A top Trump administration official is set to lead a U.S. delegation to Taiwan amid a growing standoff with China, marking the highest-level visit by an American cabinet official since 1979, according to senior Trump administration officials.
Health and Human Services secretary Alex Azar is scheduled for a trip to Taiwan in the coming days, a move that will see the United States lend its support to the embattled island as it faces a widening diplomatic war with China, which has sought to isolate Taiwan and bar it from key international forums, including the World Health Organization.
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Azar's trip will "demonstrate the robust U.S.-Taiwan partnership in health security, one of many aspects of our comprehensive and strategic bilateral relationship," according to a senior Trump administration official, who discussed details of the trip on background.
The trip has already been met with opposition by China and is likely to further frustrate the Trump administration's adversarial relationship with the Communist regime. China claims Taiwan as its own sovereign territory and U.S. administrations have historically avoided challenging Beijing's claims in an effort to foster closer economic relations. As the coronavirus continues to ravage the globe, the Trump administration has helmed multiple efforts to hold China accountable for the virus's spread. The Taiwan trip is yet another salvo in a diplomatic battle between Washington and Beijing that many have likened to the days of the Cold War with Russia.
"Taiwan has been a model of transparency and cooperation in global health during the COVID-19 pandemic and long before it," Azar said in a statement. "I look forward to conveying President Trump's support for Taiwan's global health leadership and underscoring our shared belief that free and democratic societies are the best model for protecting and promoting health."
Azar will work to boost relations with Taiwan and share in its experience battling the coronavirus, administration officials say. Azar will meet with senior Taiwanese officials, coronavirus experts, and medical researchers with the aim of increasing technology sharing between the United States and Taiwan. Azar also will deliver what U.S. officials described as a landmark speech in which he will argue for Taiwan's inclusion on the international stage—a main source of irritation for China.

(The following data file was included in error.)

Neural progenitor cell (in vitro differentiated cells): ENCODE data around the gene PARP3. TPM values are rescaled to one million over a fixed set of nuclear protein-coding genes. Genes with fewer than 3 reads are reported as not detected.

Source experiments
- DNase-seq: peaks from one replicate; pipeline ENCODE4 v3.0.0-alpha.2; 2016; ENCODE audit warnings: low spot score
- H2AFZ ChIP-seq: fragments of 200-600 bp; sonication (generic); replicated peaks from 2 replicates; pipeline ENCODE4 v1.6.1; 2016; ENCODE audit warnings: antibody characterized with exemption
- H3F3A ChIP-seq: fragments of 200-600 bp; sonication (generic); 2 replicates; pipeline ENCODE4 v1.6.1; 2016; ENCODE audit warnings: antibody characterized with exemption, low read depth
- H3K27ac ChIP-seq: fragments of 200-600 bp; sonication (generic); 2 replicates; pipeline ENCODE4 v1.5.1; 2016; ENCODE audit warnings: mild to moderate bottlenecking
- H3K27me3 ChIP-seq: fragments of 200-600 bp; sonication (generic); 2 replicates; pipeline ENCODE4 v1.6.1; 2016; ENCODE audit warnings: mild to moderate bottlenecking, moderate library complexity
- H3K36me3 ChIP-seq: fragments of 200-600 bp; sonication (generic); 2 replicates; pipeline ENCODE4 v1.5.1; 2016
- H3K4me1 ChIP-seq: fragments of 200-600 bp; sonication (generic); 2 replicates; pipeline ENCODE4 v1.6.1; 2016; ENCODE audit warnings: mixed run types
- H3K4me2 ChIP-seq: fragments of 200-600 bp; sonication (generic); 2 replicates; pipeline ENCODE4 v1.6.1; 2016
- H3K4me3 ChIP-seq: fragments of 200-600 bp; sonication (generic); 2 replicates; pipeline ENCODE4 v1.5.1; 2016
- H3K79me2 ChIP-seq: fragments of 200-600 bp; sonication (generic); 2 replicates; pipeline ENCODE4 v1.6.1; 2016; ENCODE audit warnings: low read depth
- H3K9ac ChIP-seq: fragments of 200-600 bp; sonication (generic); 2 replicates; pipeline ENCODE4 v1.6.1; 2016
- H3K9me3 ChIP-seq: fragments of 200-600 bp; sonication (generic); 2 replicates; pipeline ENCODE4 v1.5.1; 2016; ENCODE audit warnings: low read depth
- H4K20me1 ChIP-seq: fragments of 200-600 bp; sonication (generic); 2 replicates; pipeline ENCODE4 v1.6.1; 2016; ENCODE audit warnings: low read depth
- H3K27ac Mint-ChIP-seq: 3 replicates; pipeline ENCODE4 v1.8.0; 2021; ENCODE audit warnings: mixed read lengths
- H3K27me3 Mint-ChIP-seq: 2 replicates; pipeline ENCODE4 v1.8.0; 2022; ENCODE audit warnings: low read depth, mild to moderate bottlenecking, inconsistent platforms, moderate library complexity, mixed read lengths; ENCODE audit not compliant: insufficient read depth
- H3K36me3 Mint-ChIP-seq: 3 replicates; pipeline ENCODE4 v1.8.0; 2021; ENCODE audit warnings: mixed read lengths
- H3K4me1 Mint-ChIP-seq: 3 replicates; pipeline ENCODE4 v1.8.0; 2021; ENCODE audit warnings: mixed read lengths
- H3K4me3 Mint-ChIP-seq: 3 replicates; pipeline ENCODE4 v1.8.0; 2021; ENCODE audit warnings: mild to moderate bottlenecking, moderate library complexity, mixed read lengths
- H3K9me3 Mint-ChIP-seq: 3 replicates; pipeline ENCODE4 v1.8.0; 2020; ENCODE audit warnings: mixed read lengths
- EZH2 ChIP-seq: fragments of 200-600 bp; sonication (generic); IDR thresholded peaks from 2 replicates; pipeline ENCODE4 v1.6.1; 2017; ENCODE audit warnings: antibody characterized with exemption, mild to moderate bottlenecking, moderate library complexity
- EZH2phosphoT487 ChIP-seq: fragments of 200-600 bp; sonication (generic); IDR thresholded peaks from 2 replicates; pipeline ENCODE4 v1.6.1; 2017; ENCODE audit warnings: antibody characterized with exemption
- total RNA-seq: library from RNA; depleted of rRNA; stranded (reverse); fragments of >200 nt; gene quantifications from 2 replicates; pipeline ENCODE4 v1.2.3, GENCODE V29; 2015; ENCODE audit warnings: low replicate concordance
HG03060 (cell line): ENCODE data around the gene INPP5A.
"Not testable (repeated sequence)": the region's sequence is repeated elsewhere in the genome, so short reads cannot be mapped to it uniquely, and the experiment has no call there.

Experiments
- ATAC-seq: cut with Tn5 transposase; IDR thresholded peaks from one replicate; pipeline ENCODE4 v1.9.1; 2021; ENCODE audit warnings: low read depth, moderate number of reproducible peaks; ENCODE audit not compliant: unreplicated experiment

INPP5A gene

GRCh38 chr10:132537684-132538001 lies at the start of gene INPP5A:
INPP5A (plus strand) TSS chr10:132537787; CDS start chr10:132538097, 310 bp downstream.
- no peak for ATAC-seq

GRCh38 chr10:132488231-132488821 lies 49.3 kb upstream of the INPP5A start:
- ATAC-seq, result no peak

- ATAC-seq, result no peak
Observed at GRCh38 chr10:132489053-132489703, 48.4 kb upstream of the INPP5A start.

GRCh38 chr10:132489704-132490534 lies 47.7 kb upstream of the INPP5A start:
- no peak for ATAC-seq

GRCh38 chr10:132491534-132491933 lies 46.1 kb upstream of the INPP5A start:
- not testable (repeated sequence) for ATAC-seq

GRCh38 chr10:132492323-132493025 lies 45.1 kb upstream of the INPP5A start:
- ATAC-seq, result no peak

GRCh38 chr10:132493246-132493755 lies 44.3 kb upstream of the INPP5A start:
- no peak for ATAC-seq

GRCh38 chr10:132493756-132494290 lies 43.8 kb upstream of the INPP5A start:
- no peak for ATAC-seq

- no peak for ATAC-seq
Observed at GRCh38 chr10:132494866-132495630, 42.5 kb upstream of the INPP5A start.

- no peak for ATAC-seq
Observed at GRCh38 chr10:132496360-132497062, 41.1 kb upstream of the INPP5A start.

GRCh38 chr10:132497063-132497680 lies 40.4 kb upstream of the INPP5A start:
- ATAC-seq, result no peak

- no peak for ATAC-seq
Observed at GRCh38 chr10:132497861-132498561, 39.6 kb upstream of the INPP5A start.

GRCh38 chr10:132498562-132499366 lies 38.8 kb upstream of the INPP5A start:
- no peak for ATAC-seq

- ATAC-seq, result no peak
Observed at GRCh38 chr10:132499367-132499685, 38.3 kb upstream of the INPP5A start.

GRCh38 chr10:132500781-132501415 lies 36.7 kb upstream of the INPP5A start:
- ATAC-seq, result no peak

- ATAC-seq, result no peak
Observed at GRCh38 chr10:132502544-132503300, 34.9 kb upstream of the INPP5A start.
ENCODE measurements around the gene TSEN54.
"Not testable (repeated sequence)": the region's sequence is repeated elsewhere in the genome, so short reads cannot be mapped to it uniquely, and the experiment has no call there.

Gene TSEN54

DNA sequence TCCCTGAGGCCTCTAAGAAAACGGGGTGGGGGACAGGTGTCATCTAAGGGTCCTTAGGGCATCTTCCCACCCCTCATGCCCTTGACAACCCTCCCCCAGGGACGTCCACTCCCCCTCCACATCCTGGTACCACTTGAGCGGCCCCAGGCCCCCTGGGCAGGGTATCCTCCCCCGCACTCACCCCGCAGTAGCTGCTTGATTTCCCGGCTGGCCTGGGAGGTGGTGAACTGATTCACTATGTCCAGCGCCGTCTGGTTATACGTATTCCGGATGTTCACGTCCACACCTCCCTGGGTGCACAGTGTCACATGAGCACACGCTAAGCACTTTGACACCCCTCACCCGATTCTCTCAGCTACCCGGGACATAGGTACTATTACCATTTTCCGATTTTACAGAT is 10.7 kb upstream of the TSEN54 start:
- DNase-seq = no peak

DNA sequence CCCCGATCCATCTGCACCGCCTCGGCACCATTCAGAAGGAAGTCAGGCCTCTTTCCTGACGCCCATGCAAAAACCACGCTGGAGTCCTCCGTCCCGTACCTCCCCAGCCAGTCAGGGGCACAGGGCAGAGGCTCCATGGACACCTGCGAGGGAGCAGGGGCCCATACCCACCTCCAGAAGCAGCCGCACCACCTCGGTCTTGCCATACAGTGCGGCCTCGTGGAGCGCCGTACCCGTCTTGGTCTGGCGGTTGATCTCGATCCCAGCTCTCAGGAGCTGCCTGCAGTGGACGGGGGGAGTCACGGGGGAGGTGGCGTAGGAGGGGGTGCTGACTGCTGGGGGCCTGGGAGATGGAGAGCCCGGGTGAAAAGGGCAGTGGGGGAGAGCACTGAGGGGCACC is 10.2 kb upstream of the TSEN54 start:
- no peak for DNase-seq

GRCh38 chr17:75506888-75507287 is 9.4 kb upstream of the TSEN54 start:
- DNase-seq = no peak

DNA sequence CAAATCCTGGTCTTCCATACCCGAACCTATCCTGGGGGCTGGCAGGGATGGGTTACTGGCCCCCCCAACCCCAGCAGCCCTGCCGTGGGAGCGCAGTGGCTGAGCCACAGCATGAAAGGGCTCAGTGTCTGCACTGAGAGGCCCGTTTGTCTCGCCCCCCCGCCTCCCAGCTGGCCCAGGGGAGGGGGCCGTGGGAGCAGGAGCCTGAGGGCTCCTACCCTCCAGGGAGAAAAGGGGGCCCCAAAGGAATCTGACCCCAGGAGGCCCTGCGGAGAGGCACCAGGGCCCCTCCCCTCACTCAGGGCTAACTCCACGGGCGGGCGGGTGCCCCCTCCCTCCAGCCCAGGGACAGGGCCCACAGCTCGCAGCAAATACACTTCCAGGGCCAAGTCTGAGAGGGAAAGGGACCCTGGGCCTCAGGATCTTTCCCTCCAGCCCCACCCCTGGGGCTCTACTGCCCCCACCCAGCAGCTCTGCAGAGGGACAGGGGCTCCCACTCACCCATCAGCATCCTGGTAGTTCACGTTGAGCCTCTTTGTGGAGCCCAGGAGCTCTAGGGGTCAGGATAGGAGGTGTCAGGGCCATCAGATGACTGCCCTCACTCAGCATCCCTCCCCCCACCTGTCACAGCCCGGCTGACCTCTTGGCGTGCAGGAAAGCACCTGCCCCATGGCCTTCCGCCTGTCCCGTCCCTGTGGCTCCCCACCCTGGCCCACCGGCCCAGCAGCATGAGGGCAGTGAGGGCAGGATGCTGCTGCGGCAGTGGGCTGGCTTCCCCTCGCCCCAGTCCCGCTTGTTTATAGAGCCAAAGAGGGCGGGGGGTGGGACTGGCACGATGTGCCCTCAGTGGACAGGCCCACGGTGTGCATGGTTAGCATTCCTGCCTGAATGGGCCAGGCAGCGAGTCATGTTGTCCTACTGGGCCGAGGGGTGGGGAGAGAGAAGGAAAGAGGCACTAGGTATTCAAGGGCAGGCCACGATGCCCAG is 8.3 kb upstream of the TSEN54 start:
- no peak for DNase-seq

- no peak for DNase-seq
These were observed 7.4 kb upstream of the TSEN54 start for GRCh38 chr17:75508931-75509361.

The Communist regime fought hard to keep Taiwan excluded from recent WHO meetings surrounding the coronavirus and is likely to view Azar's trip as another provocative move from the Trump administration. Taiwan was among the first to report the existence of the coronavirus and has been key in combating Chinese propaganda claiming China was open with the world about the illness.
"The United States condemns Taiwan's exclusion from the World Health Assembly in May 2020," the senior administration official told the Washington Free Beacon. "At a time when the world continues to struggle with the pandemic, we need international organizations to deliver on their stated missions and to serve the interests of all member states—not to play politics while lives are at stake. "
In 2018, the Trump administration enacted the Taiwan Travel Act, which upgraded relations with the territory. U.S. officials see Taiwan as a source of economic freedom that can counter China's regional police state and aggressive military posturing.
"Taiwan dealt with CCP malfeasance during the SARS crisis of 2003 and learned a valuable lesson," the official said. "Since then, Taiwanese health authorities have not taken the Chinese government at its word on health-related information."